However, the depot will swell after contact with moisture so surgeons must be deliberate when inserting it. The depot also contains a visualization aid for retention monitoring, making the depot visible under blue light and under blue light with a yellow filter, though it will not be visible under normal light. Once drug delivery is complete, the depot is essentially hydrolyzed and exits the patient’s nasolacrimal system without the need for physician intervention or removal.
Dexamethasone is one of the most potent corticosteroids available. Widely used in ophthalmology decades ago, it fell out of favor due to a reputation for IOP spikes. However, in small, controlled aliquots IOP spikes may not be a concern as in decades past.
An intracanalicular drug depot essentially provides an improved delivery system for a familiar drug while addressing the former drawbacks. The potency of the drug allows for the small size of the delivery system, as less of the drug is needed for the desired effect.
While an argument may be made that a less potent steroid would be a better alternative as it may involve lesser risk of IOP spikes, a less potent steroid would not solve the problem of delivery as a greater quantity would be required. With intracanalicular drug depots, it is possible to provide significant positive results with a small volume.
The intracanalicular depot is currently in phase III trials for the treatment of postoperative inflammation and pain and is illustrating promising safety and efficacy. While this data continues to be analyzed, the drug appears to be well tolerated with a good safety profile as evidenced by the fact that in the clinical trials, despite using a very potent steroid, a comparatively low rate of IOP spikes (≥10 mm Hg) were demonstrated posterative day 14 (1/322 or 0.3%).
In the phase II data,5 the intracanalicular depot group demonstrated statistically significant superiority over placebo for the absence of pain and cells in the anterior chamber, evidence that the delivery system of this well known drug is helping mitigate the known unwanted side effects of its potency.
It remains to be seen how intracanalicular drug depots will change treatment regimens if FDA approval is gained. Physicians strive to do what is in patients’ best interests and that includes providing the safest, most cost-effective, convenient, and efficacious options for postoperative care.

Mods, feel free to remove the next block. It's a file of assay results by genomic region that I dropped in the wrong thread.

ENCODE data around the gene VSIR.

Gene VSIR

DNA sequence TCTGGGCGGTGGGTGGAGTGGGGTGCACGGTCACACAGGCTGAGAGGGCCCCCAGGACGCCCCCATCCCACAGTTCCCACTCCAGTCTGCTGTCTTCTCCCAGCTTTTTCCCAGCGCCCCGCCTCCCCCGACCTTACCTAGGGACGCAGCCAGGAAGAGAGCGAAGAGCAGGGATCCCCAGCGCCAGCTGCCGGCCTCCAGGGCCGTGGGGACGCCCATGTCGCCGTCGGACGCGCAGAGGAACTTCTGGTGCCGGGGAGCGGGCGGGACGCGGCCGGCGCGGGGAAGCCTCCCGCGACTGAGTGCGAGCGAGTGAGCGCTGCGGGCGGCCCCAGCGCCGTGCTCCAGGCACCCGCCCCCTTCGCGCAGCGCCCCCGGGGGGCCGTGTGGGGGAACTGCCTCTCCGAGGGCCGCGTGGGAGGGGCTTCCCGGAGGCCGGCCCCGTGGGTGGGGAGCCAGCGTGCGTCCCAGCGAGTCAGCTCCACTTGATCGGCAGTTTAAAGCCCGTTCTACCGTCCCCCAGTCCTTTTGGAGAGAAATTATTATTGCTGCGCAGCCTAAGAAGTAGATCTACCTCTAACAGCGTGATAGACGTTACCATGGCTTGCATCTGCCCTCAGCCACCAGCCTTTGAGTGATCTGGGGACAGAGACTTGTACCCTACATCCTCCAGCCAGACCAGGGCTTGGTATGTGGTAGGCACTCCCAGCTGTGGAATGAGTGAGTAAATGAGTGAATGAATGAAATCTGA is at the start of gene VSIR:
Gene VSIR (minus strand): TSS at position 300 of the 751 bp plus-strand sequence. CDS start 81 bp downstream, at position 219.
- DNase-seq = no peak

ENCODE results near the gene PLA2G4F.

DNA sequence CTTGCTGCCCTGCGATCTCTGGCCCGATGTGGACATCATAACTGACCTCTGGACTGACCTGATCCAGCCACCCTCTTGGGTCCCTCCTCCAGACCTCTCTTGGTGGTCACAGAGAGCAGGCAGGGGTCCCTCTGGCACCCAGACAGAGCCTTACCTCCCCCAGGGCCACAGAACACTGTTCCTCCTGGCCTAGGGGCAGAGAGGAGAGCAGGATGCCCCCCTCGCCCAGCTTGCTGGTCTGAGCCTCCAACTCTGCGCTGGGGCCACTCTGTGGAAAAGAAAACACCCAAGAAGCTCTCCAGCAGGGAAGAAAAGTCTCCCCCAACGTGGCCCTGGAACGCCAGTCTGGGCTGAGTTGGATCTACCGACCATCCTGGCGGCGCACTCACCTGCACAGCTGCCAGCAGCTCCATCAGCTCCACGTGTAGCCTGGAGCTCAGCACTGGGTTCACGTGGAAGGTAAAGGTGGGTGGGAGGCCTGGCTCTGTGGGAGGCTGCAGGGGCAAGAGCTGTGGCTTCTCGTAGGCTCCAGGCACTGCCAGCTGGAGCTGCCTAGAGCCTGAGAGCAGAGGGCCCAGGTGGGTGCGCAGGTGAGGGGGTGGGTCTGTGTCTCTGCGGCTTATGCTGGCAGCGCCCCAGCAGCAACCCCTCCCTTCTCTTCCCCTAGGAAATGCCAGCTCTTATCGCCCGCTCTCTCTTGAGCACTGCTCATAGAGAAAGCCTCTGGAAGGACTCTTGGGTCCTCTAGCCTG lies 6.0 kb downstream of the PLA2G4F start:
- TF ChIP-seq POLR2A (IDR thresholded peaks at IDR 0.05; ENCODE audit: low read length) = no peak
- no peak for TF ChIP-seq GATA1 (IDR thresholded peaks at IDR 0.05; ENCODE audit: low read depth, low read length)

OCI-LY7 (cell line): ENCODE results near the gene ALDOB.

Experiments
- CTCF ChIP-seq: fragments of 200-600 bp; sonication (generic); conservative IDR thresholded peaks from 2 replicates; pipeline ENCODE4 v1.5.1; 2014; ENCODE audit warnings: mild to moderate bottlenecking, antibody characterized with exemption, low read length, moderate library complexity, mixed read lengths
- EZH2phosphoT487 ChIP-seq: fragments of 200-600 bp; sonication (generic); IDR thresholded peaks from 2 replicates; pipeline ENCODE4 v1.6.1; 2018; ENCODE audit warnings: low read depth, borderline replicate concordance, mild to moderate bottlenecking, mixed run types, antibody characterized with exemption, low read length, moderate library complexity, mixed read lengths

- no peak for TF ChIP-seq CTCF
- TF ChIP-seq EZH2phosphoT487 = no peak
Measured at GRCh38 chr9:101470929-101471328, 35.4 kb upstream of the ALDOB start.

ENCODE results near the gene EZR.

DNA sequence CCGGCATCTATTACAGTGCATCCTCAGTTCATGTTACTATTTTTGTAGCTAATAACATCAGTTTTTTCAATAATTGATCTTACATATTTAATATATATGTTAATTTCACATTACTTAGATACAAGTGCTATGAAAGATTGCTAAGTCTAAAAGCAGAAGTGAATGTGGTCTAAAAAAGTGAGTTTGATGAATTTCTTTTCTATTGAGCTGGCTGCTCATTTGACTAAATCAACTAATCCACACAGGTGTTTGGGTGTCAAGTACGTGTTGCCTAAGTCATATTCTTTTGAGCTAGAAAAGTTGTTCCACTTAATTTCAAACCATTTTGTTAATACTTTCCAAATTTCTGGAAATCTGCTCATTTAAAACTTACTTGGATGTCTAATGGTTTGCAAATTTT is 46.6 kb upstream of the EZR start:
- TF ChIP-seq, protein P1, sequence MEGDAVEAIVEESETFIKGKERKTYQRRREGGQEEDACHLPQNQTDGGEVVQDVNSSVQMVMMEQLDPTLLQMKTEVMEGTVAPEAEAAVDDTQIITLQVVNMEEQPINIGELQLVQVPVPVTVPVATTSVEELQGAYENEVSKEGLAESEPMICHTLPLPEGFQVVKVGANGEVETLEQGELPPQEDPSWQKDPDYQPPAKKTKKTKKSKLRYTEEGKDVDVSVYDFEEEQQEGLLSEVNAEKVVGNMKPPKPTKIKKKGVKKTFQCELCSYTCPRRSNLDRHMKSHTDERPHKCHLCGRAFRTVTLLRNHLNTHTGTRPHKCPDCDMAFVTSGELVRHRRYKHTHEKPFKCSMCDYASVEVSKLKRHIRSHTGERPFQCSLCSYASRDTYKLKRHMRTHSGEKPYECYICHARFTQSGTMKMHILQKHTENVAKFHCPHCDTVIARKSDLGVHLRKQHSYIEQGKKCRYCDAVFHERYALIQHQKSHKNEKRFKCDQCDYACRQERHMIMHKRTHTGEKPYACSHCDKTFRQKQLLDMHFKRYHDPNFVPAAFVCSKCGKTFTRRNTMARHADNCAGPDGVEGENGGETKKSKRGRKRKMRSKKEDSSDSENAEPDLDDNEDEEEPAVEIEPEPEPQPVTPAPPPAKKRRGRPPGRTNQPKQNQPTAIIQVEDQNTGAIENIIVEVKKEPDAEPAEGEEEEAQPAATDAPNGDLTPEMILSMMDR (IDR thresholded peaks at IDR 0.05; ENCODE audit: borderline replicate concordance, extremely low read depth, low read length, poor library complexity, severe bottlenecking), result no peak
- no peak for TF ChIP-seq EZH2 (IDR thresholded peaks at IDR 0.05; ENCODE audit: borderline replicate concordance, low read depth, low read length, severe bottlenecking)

Use of intracanalicular drug depots over an approach, such as dropless cataract surgery, would necessitate the addition of an antibiotic drop post-surgery. However, one point in the intracanalicular depot’s drug favor is it will be an FDA-approved medication and delivery system. This will be of significant importance in terms of insurance reimbursement pathways.
Cataract surgery is already an impressive procedure. Being able to reduce the inconvenience and confusion of a strict topical therapy regimen post-surgery for patients while simultaneously providing optimal prevention of inflammation is an exciting development.
1. An JA, Kasner O, Samek DA, Lévesque V. Evaluation of eyedrop administration by inexperienced patients after cataract surgery. J Cataract Refract Surg. 2014;40:1857–1861.
2. IMS Health.
3. Friedman DS, Quigley HA, Gelb L, Tan J, Margolis J, Shah SN, Kim EE, Zimmerman T, Hahn SR. Using pharmacy claims data to study adherence to glaucoma medications: methodology and findings of the glaucoma adherence and persistency study (GAPS). Invest Ophthalmol Vis Sci. 2007;48:5052-5057.
4. Newman-Casey PA, Blachley T, Lee PP, Heisler M, Farris KB, and Stein JD. Patterns of glaucoma medication adherence over four years of follow-up. Ophthal. 2015;122: 2010–2021.
5. Ocular Therapeutix. Dextenza (sustained release dexamethasone) intracanalicular depot. Retrieved from Ocular Therapeutix website Feb. 28, 2016. http://www.ocutx.com/pipeline/dexamethasone-punctum-plug.
John Berdahl, MD
Dr. Berdahl is in practice at Vance Thompson Vision, Sioux Falls, SD. He is a paid consultant for Ocular Therapeutix.